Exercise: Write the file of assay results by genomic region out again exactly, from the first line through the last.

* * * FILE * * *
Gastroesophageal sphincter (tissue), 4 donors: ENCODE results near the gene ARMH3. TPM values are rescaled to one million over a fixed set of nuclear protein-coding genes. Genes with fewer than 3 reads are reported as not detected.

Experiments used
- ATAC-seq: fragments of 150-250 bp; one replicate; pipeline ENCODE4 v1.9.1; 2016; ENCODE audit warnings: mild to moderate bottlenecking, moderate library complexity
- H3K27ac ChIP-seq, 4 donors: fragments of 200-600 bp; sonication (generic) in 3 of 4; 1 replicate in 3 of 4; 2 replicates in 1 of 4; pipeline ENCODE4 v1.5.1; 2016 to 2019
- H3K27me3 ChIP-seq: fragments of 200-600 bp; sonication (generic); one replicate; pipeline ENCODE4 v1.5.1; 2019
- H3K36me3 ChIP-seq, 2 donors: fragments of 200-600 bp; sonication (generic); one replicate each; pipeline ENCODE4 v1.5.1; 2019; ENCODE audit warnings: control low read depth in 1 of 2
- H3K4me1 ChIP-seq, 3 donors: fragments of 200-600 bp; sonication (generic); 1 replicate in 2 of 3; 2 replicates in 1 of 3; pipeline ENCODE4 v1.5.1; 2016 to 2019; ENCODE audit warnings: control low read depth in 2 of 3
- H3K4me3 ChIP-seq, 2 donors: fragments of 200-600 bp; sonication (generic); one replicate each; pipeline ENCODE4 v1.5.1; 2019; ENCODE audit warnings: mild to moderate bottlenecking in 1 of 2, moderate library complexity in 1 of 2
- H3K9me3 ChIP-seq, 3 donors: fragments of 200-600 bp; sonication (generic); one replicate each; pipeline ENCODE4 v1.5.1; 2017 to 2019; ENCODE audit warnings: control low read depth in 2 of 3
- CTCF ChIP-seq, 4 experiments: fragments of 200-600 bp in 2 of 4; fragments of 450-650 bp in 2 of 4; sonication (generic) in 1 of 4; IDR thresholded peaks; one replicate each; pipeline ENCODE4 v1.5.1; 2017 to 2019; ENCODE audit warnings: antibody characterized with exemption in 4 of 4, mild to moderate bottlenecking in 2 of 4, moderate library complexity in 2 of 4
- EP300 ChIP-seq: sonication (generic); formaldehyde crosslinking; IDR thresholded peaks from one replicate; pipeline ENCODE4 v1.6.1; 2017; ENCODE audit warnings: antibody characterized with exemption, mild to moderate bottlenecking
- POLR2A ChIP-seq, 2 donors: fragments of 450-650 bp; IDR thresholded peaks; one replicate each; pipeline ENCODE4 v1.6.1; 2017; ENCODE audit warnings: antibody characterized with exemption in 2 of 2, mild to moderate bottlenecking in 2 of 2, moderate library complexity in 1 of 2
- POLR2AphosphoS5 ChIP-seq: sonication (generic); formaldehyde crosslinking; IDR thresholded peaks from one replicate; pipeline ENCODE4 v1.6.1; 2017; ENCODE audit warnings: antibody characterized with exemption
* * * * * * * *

Gastroesophageal sphincter (tissue), 4 donors: ENCODE results near the gene ARMH3. TPM values are rescaled to one million over a fixed set of nuclear protein-coding genes. Genes with fewer than 3 reads are reported as not detected.

Experiments used
- ATAC-seq: fragments of 150-250 bp; one replicate; pipeline ENCODE4 v1.9.1; 2016; ENCODE audit warnings: mild to moderate bottlenecking, moderate library complexity
- H3K27ac ChIP-seq, 4 donors: fragments of 200-600 bp; sonication (generic) in 3 of 4; 1 replicate in 3 of 4; 2 replicates in 1 of 4; pipeline ENCODE4 v1.5.1; 2016 to 2019
- H3K27me3 ChIP-seq: fragments of 200-600 bp; sonication (generic); one replicate; pipeline ENCODE4 v1.5.1; 2019
- H3K36me3 ChIP-seq, 2 donors: fragments of 200-600 bp; sonication (generic); one replicate each; pipeline ENCODE4 v1.5.1; 2019; ENCODE audit warnings: control low read depth in 1 of 2
- H3K4me1 ChIP-seq, 3 donors: fragments of 200-600 bp; sonication (generic); 1 replicate in 2 of 3; 2 replicates in 1 of 3; pipeline ENCODE4 v1.5.1; 2016 to 2019; ENCODE audit warnings: control low read depth in 2 of 3
- H3K4me3 ChIP-seq, 2 donors: fragments of 200-600 bp; sonication (generic); one replicate each; pipeline ENCODE4 v1.5.1; 2019; ENCODE audit warnings: mild to moderate bottlenecking in 1 of 2, moderate library complexity in 1 of 2
- H3K9me3 ChIP-seq, 3 donors: fragments of 200-600 bp; sonication (generic); one replicate each; pipeline ENCODE4 v1.5.1; 2017 to 2019; ENCODE audit warnings: control low read depth in 2 of 3
- CTCF ChIP-seq, 4 experiments: fragments of 200-600 bp in 2 of 4; fragments of 450-650 bp in 2 of 4; sonication (generic) in 1 of 4; IDR thresholded peaks; one replicate each; pipeline ENCODE4 v1.5.1; 2017 to 2019; ENCODE audit warnings: antibody characterized with exemption in 4 of 4, mild to moderate bottlenecking in 2 of 4, moderate library complexity in 2 of 4
- EP300 ChIP-seq: sonication (generic); formaldehyde crosslinking; IDR thresholded peaks from one replicate; pipeline ENCODE4 v1.6.1; 2017; ENCODE audit warnings: antibody characterized with exemption, mild to moderate bottlenecking
- POLR2A ChIP-seq, 2 donors: fragments of 450-650 bp; IDR thresholded peaks; one replicate each; pipeline ENCODE4 v1.6.1; 2017; ENCODE audit warnings: antibody characterized with exemption in 2 of 2, mild to moderate bottlenecking in 2 of 2, moderate library complexity in 1 of 2
- POLR2AphosphoS5 ChIP-seq: sonication (generic); formaldehyde crosslinking; IDR thresholded peaks from one replicate; pipeline ENCODE4 v1.6.1; 2017; ENCODE audit warnings: antibody characterized with exemption